Finally, if you’re looking for the most authentic flavor of a pecan, consider making your own pecan butter. Pecan butter is made by crushing finely chopped pecans into a paste, which can then be spread on toast or used as an ingredient in a variety of dishes. It’s an easy way to bring out the delicious taste of the nut, without having to break the shells open.
The Bottom Line
Pecans is a tasty and nutritious snack, whether eaten whole or made into a buttery spread. Its sweet and oily flavor works well as an ingredient in a variety of desserts and dishes, and its health benefits mean that it’s more than just a treat. So why not grab a handful of pecans the next time you reach for a snack– you won’t be disappointed.
Pecans: From Tree to Dinner Plate
Pecans are among the most beloved staples of the American diet, appearing in dishes both sweet and savory. But few people understand the complex journey a pecan must take before it reaches a dinner plate. In this blog post, we will explore the scientific journey of a pecan, from tree to table.
First, we must understand where pecans come from. Pecans are the edible fruit of the Carya illinoinensis, commonly known as the pecan tree. The pecan tree is native to North America and is cultivated all over the United States. The Carya illinoinensis typically grows as a large, spreading tree and lives for an average of 150 years. The outer bark of the tree’s trunk is a grayish-brown color, with diamond-shaped furrows that become increasingly shallow at the base of the tree. The leaves of the pecan tree are bright green and are alternately arranged along the branches.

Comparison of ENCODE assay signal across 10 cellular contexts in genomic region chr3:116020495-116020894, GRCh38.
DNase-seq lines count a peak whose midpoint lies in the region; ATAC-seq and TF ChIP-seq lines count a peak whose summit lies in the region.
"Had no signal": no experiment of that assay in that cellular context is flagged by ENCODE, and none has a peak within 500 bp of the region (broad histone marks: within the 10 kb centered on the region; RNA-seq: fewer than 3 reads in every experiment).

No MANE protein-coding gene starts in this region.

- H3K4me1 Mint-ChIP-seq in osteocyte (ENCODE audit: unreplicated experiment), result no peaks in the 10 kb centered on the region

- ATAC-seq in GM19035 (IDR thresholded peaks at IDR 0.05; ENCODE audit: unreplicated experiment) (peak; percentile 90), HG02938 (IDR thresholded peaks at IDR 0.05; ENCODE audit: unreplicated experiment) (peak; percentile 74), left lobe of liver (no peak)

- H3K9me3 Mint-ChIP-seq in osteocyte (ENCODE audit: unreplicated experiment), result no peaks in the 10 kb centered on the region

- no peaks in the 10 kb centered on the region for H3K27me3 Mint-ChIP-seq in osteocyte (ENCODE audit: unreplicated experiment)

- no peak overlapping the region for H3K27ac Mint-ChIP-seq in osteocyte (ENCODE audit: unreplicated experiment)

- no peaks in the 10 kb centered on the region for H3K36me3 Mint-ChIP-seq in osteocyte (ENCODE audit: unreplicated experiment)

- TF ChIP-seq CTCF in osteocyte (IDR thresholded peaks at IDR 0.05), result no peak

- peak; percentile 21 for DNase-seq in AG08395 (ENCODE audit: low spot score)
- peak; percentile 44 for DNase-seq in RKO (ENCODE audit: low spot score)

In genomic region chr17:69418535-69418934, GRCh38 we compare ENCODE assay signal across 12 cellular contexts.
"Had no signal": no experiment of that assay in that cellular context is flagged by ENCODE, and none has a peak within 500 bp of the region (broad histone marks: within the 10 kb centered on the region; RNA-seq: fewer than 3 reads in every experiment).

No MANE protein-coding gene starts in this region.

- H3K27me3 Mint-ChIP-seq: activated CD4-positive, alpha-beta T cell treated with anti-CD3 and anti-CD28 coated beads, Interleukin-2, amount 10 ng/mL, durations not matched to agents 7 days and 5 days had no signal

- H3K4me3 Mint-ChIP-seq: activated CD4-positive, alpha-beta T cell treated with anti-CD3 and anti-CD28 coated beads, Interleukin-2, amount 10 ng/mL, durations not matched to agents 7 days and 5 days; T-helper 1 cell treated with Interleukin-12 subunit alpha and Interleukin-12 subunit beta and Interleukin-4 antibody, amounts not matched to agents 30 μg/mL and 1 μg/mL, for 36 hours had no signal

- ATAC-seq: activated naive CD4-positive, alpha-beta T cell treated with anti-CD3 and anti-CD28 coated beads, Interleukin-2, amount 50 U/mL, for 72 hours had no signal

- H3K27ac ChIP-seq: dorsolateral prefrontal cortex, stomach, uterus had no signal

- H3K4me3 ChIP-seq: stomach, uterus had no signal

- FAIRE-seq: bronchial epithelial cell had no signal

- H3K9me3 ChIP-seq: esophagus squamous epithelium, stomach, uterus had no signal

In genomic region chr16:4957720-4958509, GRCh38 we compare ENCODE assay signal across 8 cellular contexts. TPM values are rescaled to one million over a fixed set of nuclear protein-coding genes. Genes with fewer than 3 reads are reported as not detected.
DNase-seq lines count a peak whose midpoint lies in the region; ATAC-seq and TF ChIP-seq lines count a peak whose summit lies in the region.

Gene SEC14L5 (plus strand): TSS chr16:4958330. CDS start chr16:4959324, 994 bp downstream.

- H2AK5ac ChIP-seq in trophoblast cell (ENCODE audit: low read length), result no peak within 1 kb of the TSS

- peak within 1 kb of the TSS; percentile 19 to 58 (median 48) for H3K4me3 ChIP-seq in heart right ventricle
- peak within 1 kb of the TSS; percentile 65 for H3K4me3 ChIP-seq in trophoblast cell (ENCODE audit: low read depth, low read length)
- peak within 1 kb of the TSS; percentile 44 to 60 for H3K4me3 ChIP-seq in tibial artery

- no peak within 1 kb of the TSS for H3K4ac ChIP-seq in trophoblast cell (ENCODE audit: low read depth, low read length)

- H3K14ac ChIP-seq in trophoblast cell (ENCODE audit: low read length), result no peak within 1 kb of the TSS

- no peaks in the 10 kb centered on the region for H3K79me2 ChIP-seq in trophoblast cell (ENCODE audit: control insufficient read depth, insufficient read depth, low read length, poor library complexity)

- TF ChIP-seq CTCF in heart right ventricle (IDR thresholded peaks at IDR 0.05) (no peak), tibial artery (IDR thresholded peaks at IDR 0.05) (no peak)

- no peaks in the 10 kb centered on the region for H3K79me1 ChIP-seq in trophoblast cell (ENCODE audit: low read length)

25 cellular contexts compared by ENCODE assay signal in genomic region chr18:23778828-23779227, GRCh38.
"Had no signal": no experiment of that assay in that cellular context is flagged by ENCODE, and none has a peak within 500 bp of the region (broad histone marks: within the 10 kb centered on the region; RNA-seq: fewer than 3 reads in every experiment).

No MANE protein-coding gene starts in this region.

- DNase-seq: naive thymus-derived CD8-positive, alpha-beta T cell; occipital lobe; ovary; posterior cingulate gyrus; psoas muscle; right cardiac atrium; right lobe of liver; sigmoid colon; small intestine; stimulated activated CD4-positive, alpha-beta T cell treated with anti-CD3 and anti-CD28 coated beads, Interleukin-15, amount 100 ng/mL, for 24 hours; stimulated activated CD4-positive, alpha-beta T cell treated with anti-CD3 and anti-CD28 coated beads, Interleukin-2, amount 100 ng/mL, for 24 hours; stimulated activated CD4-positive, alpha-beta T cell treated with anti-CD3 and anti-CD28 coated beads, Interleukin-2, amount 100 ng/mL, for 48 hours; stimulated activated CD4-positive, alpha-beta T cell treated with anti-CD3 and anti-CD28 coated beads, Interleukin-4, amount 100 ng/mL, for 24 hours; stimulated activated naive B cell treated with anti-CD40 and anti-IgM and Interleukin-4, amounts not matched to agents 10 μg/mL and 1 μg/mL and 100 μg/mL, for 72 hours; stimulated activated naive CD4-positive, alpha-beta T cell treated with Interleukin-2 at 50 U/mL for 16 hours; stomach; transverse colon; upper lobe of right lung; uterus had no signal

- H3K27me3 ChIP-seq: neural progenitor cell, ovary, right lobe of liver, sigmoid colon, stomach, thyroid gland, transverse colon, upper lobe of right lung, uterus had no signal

Pecan trees produce male flowers, called catkins, in clusters of two or three. The catkins contain staminate flowers, which produce pollen. The female flowers, called inflorescences, are also produced in clusters of two or three; they encase in their tiny cups the future pecan nut.
The next step in the journey of the pecan is its maturation. After pollination, the catkins wither and die, while the female flowers dry up into the familiar nut. A typical pecan tree will produce nuts between the months of October and April, with the peak harvest occurring during the November-December period.
Harvesting pecans requires careful management. For hand-harvesting, mature pecans are shaken from the trees, either with a long pole or by shakers mounted on wooden carts. For mechanical harvesting, commercially available machinery can be used to separate the nuts from the husks. Because pecans mature at different rates, machines must be specifically adjusted to allow for a range of nut sizes.